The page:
The Art of Subtitles

Discuss North American DVDs and Blu-rays or other DVD and Blu-ray-related topics.
Message
Author
User avatar
MichaelB
Joined: Fri Aug 11, 2006 6:20 pm
Location: Worthing
Contact:

Re: Artificial Eye

#26 Post by MichaelB » Tue Sep 25, 2012 10:52 am

Zot! wrote:I was watching the Danish "Curb Your Enthusiasm", Klovn, which has fairly spotty English subs (jokes are hard to translate), and they translated something as a "Skivey day." Which is a word I had never heard before in my entire Enlish speaking lifetime.
I've never come across the phrase either, but I assume it means something in the sense of "a day spent skiving off" - i.e. not doing what you're supposed to.

Mathew2468
Joined: Fri Mar 30, 2012 4:40 pm

Re: The Intricacies of Subtitling

#27 Post by Mathew2468 » Tue Sep 25, 2012 11:15 am

I liked seeing "cos" instead of "because" but I'd rather see "cuz".

Zot!
Joined: Wed Jan 20, 2010 12:09 am

Re: Artificial Eye

#28 Post by Zot! » Tue Sep 25, 2012 11:17 am

MichaelB wrote:
Zot! wrote:I was watching the Danish "Curb Your Enthusiasm", Klovn, which has fairly spotty English subs (jokes are hard to translate), and they translated something as a "Skivey day." Which is a word I had never heard before in my entire Enlish speaking lifetime.
I've never come across the phrase either, but I assume it means something in the sense of "a day spent skiving off" - i.e. not doing what you're supposed to.
Yes, through my recognition of the Danish word, applying the context of the usage, and afterwards confirming on the internet I came to that conclusion. Still unknown to American ears (or at least mine.)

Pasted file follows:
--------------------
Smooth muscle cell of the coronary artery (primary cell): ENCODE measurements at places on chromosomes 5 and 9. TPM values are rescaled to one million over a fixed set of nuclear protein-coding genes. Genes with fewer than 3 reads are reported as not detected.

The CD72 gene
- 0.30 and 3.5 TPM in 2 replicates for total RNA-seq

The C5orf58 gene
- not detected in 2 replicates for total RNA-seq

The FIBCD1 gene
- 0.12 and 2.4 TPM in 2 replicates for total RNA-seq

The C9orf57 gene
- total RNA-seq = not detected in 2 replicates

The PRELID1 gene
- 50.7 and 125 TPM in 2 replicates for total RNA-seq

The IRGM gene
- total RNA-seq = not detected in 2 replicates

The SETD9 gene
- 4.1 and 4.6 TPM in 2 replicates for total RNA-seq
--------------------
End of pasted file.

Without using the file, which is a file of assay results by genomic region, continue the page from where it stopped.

Animeigo used to have really elaborate subs and printed guides for translating some of their Anime offerings' more culutrally specific material. This was pretty impressive back in the VHS days.

User avatar
MichaelB
Joined: Fri Aug 11, 2006 6:20 pm
Location: Worthing
Contact:

Re: The Intricacies of Subtitling

#29 Post by MichaelB » Tue Sep 25, 2012 11:34 am

Mathew2468 wrote:I liked seeing "cos" instead of "because" but I'd rather see "cuz".
That means "cousin" to me.

User avatar
Sloper
Joined: Tue May 29, 2007 10:06 pm

Re: Artificial Eye

#30 Post by Sloper » Tue Sep 25, 2012 1:35 pm

Mathew2468 wrote:Aren't there any words that work everywhere? I don't like reading British words and you don't like reading American (I'm Canadian, but...) words. No need for 'aincha's or 'wanker's is there?
Well it's either that or translate 'gens foutres' as 'sperm people', which I think is the most literal rendering. The fact is that subtitles sometimes have to be colloquial, and in those cases you have to opt for a particular dialect. I don't really mind American slang in subs - but perhaps a certain irrational snobbery operates here, similar to that which demands that ancient Romans in films should talk in English accents rather than American ones.